wood burning stoves 2.0*
The moose likes Swing / AWT / SWT and the fly likes GridBagLayout and JFrame Big Moose Saloon
  Search | Java FAQ | Recent Topics | Flagged Topics | Hot Topics | Zero Replies
Register / Login


Win a copy of OCM Java EE 6 Enterprise Architect Exam Guide this week in the OCMJEA forum!
JavaRanch » Java Forums » Java » Swing / AWT / SWT
Bookmark "GridBagLayout and JFrame" Watch "GridBagLayout and JFrame" New topic
Author

GridBagLayout and JFrame

Howard Pepper
Greenhorn

Joined: Mar 06, 2006
Posts: 5
Hello all, I recently started back relearning my Java (I worked in it extensively from late 1997 through mid 2001), and picked the Sun Java tutorials to work with.

After going through (hand-typing in) about a dozen or so of the applications (mainly the Swing path), I decided to reinforce my learning by creating my own application. I wanted to create a small, simple calculator application, and managed to get the UI fleshed-out yesterday. I am extendign a JFrame and changing the layout manager to GridBagLayout. The application displays fine, but when I try to resize it (expand it), the frame will expand, but the internal calculator stays the same size. I have tried putting this on a JPanel and then adding the JPanel to the JFrame, I've tried using the JPanel and replacing the content pane of the JFrame with the JPanel component, but they all fail for the same thing: no resize of the calculator.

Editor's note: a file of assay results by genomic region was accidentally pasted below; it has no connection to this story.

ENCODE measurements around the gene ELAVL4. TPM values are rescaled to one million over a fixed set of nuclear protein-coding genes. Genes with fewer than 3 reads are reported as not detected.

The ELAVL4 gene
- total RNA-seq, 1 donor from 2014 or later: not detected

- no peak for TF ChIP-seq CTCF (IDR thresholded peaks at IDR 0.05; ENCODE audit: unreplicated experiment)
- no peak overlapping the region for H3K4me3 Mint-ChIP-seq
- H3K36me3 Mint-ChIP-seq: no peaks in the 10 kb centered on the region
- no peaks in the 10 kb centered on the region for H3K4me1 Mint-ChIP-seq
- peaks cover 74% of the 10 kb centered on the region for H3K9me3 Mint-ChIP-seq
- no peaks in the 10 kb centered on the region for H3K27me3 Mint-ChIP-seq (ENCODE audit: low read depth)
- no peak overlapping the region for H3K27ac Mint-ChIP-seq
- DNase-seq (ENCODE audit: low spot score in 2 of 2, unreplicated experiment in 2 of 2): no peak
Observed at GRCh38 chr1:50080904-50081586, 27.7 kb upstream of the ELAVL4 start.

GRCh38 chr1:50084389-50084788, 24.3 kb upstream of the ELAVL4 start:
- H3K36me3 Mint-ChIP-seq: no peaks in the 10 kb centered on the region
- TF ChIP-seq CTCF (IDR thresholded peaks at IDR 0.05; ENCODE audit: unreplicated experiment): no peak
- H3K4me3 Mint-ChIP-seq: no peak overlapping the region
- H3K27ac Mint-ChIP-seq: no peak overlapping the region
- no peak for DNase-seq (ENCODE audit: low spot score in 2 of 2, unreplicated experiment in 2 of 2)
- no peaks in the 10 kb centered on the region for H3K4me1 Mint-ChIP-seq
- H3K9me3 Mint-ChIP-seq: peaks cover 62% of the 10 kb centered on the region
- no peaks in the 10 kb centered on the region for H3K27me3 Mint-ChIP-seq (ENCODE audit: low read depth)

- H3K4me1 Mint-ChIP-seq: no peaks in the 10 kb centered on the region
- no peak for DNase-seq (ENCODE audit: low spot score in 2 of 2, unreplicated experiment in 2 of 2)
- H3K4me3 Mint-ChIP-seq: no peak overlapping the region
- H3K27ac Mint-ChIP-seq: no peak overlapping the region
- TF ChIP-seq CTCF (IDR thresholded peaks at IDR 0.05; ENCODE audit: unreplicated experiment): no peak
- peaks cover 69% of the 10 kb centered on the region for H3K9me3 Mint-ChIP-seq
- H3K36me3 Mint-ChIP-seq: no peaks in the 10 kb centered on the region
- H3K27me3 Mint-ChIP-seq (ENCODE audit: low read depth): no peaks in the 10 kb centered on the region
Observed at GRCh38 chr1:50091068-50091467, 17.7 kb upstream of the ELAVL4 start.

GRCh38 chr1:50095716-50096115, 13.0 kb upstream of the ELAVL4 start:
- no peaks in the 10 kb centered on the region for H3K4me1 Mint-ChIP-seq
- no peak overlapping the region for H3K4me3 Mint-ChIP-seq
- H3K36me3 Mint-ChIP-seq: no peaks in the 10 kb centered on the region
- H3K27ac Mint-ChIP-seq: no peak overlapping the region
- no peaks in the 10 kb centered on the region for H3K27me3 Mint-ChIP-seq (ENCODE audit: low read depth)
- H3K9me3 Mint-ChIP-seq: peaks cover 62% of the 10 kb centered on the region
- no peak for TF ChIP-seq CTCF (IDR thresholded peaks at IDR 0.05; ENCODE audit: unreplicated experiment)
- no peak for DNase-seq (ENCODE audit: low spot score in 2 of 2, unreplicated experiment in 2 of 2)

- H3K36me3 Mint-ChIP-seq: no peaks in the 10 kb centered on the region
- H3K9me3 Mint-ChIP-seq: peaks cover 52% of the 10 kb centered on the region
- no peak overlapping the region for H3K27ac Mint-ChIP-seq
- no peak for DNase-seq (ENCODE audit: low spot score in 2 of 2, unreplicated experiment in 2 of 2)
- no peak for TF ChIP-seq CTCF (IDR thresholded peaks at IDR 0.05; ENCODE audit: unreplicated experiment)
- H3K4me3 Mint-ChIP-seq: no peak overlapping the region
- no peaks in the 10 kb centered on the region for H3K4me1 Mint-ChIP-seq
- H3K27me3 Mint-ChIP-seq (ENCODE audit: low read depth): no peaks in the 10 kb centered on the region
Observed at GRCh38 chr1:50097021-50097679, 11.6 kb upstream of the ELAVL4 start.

I don't want to put the entire source listing on here, because it is about 116 lines long, but here are some of the sections (some of the start-up code at the bottom is from the Java turorials):

import java.awt.*;
import java.awt.event.*;
import javax.swing.*;
import javax.swing.border.*;

public class jSimpleCalc2 extends JFrame implements ActionListener {
......
public jSimpleCalc2() {
initializeGUI();
}

/**
* Set up the calculator UI.
*/
protected void initializeGUI() {
if(RIGHT_TO_LEFT) {
setComponentOrientation(ComponentOrientation.RIGHT_TO_LEFT);
}

getContentPane().setLayout(new GridBagLayout());
GridBagConstraints c = new GridBagConstraints();
if(shouldFill) {
// Maximum height, maximum width
c.fill = GridBagConstraints.BOTH;
}
c.ipadx = 2;
c.ipady = 2;
c.insets = new Insets(1, 1, 1, 1);

calcDisplay = new JLabel(calcValue);
calcDisplay.setHorizontalAlignment(JLabel.RIGHT);
calcDisplay.setBorder(BorderFactory.createCompoundBorder(
BorderFactory.createEtchedBorder(EtchedBorder.LOWERED),
BorderFactory.createEmptyBorder(5, 5, 5, 5)));

c.gridx = 0;
c.gridy = 0;
c.gridwidth = 4;
add(calcDisplay, c);

pack();
setVisible(true);
.....
/**
* Create the GUI and show it. For thread safety,
* this method should be invoked from the
* event-dispatching thread.
*/
private static void createAndShowGUI() {
// Make sure we have nice window decorations.
JFrame.setDefaultLookAndFeelDecorated(true);

// Create and set up the content pane.
jSimpleCalc2 myCalc = new jSimpleCalc2();
myCalc.setDefaultCloseOperation(JFrame.EXIT_ON_CLOSE);
}

public static void main(String[] args) {